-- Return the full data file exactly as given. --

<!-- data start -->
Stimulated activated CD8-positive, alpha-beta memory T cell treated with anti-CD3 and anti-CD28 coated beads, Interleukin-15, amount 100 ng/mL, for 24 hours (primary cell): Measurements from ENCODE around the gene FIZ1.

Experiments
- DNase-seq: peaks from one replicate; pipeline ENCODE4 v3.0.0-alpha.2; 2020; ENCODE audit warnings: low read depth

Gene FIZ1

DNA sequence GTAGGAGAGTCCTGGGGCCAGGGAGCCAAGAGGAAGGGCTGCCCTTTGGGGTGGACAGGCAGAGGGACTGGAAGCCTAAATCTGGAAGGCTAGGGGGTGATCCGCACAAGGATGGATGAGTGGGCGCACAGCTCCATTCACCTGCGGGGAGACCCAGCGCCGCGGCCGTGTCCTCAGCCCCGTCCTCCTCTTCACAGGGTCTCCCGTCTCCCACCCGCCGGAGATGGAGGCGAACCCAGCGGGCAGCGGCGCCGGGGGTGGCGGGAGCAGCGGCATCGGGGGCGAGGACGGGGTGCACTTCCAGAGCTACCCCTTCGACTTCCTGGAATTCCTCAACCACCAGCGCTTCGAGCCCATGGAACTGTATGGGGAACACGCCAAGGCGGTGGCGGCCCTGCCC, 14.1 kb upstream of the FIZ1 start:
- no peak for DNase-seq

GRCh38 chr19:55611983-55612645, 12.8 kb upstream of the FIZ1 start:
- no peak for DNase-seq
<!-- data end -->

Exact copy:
Stimulated activated CD8-positive, alpha-beta memory T cell treated with anti-CD3 and anti-CD28 coated beads, Interleukin-15, amount 100 ng/mL, for 24 hours (primary cell): Measurements from ENCODE around the gene FIZ1.

Experiments
- DNase-seq: peaks from one replicate; pipeline ENCODE4 v3.0.0-alpha.2; 2020; ENCODE audit warnings: low read depth

Gene FIZ1

DNA sequence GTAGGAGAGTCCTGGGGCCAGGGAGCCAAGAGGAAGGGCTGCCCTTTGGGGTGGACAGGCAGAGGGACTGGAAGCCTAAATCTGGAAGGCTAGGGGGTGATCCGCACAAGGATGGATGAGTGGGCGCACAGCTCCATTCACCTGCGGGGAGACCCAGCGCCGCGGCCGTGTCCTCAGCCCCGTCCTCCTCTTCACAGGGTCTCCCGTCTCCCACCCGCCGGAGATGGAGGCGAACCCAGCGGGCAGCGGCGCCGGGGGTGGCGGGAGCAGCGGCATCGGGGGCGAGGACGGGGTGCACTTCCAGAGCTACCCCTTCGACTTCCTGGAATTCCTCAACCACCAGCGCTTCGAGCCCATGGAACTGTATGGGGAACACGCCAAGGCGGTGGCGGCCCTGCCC, 14.1 kb upstream of the FIZ1 start:
- no peak for DNase-seq

GRCh38 chr19:55611983-55612645, 12.8 kb upstream of the FIZ1 start:
- no peak for DNase-seq